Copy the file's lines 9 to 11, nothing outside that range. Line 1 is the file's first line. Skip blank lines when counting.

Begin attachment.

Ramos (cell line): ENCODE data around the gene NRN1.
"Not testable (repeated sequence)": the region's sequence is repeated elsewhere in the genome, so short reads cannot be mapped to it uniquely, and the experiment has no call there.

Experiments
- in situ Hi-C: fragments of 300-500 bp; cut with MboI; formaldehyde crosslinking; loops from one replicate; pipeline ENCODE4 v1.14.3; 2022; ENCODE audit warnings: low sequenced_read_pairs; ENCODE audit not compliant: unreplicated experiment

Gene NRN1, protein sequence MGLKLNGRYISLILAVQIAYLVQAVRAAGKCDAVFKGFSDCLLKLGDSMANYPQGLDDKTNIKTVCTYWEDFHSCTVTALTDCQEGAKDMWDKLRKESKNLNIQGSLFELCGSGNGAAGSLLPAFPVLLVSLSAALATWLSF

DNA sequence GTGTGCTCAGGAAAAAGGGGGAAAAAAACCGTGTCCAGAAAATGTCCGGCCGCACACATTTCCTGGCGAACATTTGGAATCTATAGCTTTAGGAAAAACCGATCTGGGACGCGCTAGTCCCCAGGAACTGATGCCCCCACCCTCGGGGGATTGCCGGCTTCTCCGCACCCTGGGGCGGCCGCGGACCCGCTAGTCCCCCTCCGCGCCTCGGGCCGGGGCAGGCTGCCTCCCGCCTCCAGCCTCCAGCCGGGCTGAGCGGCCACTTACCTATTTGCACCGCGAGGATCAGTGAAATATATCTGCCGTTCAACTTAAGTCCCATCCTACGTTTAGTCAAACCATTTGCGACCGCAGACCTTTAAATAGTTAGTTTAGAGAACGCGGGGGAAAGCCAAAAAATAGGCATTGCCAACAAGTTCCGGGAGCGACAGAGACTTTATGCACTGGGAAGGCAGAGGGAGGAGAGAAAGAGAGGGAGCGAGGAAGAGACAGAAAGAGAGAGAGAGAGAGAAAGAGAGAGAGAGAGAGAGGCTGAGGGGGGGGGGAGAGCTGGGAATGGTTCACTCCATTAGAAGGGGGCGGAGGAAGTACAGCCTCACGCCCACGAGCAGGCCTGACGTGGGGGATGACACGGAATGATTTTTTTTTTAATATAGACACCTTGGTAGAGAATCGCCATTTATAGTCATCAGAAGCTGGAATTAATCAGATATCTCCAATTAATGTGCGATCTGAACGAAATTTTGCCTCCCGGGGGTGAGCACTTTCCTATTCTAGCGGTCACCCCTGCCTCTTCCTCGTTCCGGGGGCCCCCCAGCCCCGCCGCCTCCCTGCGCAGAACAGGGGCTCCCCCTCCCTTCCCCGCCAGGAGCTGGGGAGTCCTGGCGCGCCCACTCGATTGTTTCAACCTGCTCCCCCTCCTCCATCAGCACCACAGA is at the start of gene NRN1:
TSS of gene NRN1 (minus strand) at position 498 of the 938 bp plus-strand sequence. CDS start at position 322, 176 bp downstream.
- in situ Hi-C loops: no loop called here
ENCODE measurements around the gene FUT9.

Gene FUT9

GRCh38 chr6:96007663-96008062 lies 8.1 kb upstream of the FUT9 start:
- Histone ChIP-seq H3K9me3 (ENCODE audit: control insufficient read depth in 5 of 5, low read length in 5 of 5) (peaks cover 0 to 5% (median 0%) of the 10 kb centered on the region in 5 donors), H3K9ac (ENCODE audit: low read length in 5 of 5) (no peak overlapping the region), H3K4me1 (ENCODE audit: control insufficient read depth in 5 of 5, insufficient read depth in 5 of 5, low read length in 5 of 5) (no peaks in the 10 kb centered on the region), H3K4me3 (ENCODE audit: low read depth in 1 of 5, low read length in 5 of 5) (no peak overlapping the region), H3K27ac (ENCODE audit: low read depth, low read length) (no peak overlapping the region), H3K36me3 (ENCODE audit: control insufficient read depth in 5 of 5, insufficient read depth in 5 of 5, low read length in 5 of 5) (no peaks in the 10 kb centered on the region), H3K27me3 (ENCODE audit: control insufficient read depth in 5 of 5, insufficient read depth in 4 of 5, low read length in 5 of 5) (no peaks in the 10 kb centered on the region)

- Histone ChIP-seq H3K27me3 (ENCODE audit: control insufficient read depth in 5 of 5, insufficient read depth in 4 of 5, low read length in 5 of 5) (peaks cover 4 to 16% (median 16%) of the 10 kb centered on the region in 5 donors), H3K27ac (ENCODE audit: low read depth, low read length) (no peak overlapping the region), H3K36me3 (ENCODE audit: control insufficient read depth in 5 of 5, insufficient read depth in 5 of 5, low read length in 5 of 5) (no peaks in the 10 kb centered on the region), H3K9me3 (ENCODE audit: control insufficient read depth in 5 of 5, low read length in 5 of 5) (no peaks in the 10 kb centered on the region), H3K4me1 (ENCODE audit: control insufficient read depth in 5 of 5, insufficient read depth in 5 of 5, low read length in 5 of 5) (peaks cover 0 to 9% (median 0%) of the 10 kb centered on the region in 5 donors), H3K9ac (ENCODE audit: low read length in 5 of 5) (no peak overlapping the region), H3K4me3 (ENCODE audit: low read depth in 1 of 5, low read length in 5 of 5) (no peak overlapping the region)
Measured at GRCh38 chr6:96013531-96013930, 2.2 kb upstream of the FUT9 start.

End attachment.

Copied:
ENCODE measurements around the gene FUT9.

Gene FUT9

GRCh38 chr6:96007663-96008062 lies 8.1 kb upstream of the FUT9 start: